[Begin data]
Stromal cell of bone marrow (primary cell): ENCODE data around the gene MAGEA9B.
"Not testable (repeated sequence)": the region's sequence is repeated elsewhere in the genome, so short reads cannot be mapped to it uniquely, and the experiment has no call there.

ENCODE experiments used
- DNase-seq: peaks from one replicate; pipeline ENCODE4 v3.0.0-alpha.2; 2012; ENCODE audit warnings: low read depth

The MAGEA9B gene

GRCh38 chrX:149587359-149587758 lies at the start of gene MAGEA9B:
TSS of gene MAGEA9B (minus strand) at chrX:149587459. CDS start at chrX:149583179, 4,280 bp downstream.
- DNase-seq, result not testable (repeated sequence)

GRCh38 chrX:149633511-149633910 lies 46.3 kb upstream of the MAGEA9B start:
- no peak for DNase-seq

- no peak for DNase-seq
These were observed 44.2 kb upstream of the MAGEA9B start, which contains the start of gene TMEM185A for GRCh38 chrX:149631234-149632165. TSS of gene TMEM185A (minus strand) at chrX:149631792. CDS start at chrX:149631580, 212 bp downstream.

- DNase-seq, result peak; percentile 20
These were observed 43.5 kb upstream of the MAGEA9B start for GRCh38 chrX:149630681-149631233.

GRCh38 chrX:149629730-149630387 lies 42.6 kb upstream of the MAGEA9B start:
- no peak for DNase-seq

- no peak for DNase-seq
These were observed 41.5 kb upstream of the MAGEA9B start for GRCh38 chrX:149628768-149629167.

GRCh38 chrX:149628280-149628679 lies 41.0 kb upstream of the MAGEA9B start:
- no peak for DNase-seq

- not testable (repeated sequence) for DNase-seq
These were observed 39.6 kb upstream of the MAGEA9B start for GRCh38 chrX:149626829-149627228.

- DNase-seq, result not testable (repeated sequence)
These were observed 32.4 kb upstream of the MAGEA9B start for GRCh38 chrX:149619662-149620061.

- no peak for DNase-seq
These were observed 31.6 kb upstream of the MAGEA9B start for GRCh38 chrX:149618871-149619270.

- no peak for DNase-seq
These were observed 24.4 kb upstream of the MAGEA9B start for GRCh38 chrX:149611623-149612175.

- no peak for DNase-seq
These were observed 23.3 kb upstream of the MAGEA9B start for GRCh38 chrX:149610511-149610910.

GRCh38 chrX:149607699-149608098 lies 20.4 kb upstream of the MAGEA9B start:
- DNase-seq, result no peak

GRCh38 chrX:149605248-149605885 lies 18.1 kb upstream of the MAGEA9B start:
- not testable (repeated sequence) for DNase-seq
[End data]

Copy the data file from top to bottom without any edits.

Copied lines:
Stromal cell of bone marrow (primary cell): ENCODE data around the gene MAGEA9B.
"Not testable (repeated sequence)": the region's sequence is repeated elsewhere in the genome, so short reads cannot be mapped to it uniquely, and the experiment has no call there.

ENCODE experiments used
- DNase-seq: peaks from one replicate; pipeline ENCODE4 v3.0.0-alpha.2; 2012; ENCODE audit warnings: low read depth

The MAGEA9B gene

GRCh38 chrX:149587359-149587758 lies at the start of gene MAGEA9B:
TSS of gene MAGEA9B (minus strand) at chrX:149587459. CDS start at chrX:149583179, 4,280 bp downstream.
- DNase-seq, result not testable (repeated sequence)

GRCh38 chrX:149633511-149633910 lies 46.3 kb upstream of the MAGEA9B start:
- no peak for DNase-seq

- no peak for DNase-seq
These were observed 44.2 kb upstream of the MAGEA9B start, which contains the start of gene TMEM185A for GRCh38 chrX:149631234-149632165. TSS of gene TMEM185A (minus strand) at chrX:149631792. CDS start at chrX:149631580, 212 bp downstream.

- DNase-seq, result peak; percentile 20
These were observed 43.5 kb upstream of the MAGEA9B start for GRCh38 chrX:149630681-149631233.

GRCh38 chrX:149629730-149630387 lies 42.6 kb upstream of the MAGEA9B start:
- no peak for DNase-seq

- no peak for DNase-seq
These were observed 41.5 kb upstream of the MAGEA9B start for GRCh38 chrX:149628768-149629167.

GRCh38 chrX:149628280-149628679 lies 41.0 kb upstream of the MAGEA9B start:
- no peak for DNase-seq

- not testable (repeated sequence) for DNase-seq
These were observed 39.6 kb upstream of the MAGEA9B start for GRCh38 chrX:149626829-149627228.

- DNase-seq, result not testable (repeated sequence)
These were observed 32.4 kb upstream of the MAGEA9B start for GRCh38 chrX:149619662-149620061.

- no peak for DNase-seq
These were observed 31.6 kb upstream of the MAGEA9B start for GRCh38 chrX:149618871-149619270.

- no peak for DNase-seq
These were observed 24.4 kb upstream of the MAGEA9B start for GRCh38 chrX:149611623-149612175.

- no peak for DNase-seq
These were observed 23.3 kb upstream of the MAGEA9B start for GRCh38 chrX:149610511-149610910.

GRCh38 chrX:149607699-149608098 lies 20.4 kb upstream of the MAGEA9B start:
- DNase-seq, result no peak

GRCh38 chrX:149605248-149605885 lies 18.1 kb upstream of the MAGEA9B start:
- not testable (repeated sequence) for DNase-seq